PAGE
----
Murray Kinsella reports from Chicago
THE SHEER LEVEL of control that Conor Murray and Johnny Sexton exert for Ireland means it’s often jarring when they’re not on the pitch.
So it proved at Soldier Field on Saturday, particularly in the first half, as Luke McGrath and Joey Carbery struggled to get a firm handle on the game.
There were scrambled exit attempts from their defensive territory that invited pressure back onto Ireland, while their decision-making and play-calling in phase play attack was underwhelming at times.
Carbery and McGrath started for Ireland in Chicago. Source: Dan Sheridan/INPHO
Being direct with ball in hand is no bad thing, but too often it looked as though Ireland weren’t asking tough enough questions of the Italian defence – fewer of the pullback passes to second-wave attackers and the loop plays we see when Sexton is on the pitch.
Of course, seven-times capped McGrath and Carbery, making just his fourth Test start, are still learning at this level and it will likely prove to be a valuable experience.
“I think the game was slow and it was all sluggish,” said Ireland head coach Joe Schmidt when asked to assess his halfbacks’ performance.
“I think it’s really hard for halves to inject tempo onto the game if the ball is slow and big pileups are happening and they’re physical defensively.
“A few of [the Italian players] walked past me on the way out, they’re big square-shouldered men and they are hard to break down if it all slows down. So, I thought in the second half they both really picked up the tempo.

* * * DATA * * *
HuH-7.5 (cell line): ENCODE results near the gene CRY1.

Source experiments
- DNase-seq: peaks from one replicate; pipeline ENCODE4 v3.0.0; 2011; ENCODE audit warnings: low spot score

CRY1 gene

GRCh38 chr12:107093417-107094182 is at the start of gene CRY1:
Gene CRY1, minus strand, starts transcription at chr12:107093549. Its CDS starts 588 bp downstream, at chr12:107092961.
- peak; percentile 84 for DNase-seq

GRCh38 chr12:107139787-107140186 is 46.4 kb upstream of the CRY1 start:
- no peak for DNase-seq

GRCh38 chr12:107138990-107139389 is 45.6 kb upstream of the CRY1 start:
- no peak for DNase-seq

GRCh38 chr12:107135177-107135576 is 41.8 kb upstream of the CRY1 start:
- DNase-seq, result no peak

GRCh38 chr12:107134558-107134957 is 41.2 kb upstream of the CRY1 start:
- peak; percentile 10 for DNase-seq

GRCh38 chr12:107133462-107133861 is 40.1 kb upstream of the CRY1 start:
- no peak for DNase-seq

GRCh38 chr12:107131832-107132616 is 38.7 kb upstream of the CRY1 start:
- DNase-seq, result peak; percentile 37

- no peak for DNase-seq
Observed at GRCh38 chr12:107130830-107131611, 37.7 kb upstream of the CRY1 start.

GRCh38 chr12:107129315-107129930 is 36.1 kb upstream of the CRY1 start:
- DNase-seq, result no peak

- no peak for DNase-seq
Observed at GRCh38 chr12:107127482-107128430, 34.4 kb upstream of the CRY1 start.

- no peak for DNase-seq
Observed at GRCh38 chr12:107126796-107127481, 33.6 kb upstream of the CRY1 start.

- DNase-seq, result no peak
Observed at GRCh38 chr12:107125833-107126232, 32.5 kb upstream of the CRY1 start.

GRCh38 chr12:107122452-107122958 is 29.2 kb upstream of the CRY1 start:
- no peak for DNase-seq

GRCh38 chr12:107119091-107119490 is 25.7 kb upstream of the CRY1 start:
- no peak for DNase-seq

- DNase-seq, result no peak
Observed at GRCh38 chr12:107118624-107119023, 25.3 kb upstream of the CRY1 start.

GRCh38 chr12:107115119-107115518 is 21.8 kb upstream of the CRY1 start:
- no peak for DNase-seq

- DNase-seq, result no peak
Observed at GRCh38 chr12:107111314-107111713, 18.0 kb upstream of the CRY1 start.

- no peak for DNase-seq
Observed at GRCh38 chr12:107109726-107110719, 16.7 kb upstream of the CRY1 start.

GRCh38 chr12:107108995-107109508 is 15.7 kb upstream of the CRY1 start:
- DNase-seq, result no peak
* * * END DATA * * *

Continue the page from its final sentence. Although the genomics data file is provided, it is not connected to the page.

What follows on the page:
“I thought they played really well. If anything, maybe a little bit conservatively in the first half. There were times when they could have tried to open the game up a little bit and we took the more conservative options but those are things that they will look back on and keep learning.
“That’s why they were giving the opportunity. That’s exactly what we want them to do.”
Carbery remains a work in progress at out-half, with his performance including a handful of errors, including kicking the ball into touch on the full in the second half.
Schmidt hopes his halfbacks learn from their experience. Source: Dan Sheridan/INPHO
He also had a pass intercepted by Giulio Bisegni inside the Italian 22 in the opening half, allowing Conor O’Shea’s side to lift the pressure and come back into the game after a poor start.
“He’ll learn from that decision,” said Schmidt. “The last time we were here in Red Bull Arena [in New Jersey], he got charged down twice but he got a charge down today. He’s a kid that learns well and works hard.